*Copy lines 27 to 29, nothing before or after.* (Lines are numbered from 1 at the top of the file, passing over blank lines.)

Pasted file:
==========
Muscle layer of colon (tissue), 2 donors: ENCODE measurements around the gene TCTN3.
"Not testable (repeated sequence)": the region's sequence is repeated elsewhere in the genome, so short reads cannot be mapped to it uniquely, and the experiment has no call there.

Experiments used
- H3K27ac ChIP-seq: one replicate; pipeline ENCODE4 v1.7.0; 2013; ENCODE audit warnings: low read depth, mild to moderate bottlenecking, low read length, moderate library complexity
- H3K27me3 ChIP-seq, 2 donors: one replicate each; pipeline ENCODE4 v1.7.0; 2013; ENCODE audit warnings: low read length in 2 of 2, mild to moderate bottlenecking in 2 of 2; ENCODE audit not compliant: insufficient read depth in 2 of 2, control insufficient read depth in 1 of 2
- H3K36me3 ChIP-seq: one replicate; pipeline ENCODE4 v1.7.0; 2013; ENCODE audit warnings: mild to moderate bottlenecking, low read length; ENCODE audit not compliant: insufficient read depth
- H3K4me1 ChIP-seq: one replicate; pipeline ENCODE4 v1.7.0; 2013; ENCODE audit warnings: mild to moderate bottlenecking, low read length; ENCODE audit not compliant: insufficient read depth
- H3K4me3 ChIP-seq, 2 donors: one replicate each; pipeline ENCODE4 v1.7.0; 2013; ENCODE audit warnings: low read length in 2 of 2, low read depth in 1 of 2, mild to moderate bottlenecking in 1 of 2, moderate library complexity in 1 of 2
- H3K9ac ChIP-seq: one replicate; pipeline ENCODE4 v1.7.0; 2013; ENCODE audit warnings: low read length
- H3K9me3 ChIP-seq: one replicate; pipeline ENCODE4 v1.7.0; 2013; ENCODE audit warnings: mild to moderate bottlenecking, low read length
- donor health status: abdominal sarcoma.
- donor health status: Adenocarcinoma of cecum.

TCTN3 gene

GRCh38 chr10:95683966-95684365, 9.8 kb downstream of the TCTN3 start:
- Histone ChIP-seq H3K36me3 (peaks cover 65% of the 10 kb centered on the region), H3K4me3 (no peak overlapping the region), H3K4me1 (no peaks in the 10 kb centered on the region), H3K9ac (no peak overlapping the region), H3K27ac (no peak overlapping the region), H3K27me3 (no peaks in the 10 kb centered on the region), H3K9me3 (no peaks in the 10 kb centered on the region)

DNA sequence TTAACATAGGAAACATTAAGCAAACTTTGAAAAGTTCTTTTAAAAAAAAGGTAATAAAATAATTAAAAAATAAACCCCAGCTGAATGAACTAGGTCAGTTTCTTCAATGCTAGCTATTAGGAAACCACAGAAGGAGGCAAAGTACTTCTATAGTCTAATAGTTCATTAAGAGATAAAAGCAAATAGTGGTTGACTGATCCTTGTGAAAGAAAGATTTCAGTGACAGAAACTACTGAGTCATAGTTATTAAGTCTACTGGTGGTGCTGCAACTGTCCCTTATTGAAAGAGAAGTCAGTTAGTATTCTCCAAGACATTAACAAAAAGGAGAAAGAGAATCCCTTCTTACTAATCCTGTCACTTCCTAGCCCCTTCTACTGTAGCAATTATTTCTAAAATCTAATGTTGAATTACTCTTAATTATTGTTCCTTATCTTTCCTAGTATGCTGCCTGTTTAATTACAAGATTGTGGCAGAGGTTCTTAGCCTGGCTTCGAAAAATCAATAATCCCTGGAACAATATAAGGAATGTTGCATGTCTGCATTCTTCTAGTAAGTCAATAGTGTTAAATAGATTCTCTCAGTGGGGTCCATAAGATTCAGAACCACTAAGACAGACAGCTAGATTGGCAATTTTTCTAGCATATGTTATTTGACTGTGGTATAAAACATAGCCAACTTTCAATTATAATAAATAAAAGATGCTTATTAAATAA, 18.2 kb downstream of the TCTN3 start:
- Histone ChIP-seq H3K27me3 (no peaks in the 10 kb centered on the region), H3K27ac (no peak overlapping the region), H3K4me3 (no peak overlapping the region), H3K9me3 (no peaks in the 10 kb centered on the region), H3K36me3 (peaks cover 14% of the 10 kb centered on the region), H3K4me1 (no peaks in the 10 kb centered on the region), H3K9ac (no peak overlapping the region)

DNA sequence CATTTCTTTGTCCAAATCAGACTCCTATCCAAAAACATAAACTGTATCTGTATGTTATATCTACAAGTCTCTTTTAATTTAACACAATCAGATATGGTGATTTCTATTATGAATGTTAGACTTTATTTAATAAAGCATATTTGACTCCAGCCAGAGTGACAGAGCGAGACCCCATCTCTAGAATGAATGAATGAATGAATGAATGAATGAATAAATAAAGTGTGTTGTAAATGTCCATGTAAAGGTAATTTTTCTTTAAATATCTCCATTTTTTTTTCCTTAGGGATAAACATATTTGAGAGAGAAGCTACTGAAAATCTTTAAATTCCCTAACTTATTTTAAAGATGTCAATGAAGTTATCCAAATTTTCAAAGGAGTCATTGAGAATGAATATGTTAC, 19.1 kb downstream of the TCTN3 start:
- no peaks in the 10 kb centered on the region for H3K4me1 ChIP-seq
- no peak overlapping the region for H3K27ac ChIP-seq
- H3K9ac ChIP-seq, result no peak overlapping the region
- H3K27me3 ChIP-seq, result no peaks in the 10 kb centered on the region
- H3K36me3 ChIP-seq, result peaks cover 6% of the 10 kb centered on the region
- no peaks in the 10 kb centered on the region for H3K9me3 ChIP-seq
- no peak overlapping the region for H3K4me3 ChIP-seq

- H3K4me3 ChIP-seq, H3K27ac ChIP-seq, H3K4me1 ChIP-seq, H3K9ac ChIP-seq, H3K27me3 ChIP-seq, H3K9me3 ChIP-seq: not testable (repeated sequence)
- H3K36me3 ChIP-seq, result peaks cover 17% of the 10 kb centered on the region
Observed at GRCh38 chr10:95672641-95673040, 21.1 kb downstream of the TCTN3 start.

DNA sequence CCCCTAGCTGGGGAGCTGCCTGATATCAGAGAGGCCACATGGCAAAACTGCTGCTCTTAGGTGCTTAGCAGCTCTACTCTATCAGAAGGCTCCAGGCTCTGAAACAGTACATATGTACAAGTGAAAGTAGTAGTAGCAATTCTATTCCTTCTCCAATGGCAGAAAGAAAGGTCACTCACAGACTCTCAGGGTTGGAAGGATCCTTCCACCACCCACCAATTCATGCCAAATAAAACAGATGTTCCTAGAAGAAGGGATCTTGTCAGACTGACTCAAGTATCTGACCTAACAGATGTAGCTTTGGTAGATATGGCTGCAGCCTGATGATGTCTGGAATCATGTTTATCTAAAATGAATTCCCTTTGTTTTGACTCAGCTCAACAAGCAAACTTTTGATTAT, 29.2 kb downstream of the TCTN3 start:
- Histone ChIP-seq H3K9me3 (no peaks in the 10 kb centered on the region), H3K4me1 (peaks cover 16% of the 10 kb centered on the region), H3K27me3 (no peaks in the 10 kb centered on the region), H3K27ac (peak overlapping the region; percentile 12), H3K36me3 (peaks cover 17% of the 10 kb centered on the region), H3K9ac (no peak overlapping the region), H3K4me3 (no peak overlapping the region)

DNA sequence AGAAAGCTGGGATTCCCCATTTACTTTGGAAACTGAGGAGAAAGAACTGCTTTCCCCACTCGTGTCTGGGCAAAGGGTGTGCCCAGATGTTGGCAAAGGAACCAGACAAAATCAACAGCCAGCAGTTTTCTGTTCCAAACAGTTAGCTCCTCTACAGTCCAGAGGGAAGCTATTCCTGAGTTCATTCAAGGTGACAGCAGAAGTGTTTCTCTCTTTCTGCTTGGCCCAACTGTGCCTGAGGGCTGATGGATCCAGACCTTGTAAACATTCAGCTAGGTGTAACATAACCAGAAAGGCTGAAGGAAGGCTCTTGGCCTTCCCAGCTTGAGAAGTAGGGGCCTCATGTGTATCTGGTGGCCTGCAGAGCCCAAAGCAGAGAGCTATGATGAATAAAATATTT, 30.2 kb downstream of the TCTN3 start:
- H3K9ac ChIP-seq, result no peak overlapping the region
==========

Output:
- H3K36me3 ChIP-seq, result peaks cover 17% of the 10 kb centered on the region
Observed at GRCh38 chr10:95672641-95673040, 21.1 kb downstream of the TCTN3 start.

DNA sequence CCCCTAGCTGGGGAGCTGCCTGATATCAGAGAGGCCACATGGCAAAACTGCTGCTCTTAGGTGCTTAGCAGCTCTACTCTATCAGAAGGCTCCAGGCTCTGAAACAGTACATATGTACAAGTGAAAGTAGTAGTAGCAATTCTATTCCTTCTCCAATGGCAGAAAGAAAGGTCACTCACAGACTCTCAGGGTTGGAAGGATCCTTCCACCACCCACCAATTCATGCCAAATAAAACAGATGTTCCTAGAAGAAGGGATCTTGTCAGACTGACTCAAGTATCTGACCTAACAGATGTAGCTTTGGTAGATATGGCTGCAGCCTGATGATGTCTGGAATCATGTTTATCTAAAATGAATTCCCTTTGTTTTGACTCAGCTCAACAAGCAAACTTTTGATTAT, 29.2 kb downstream of the TCTN3 start: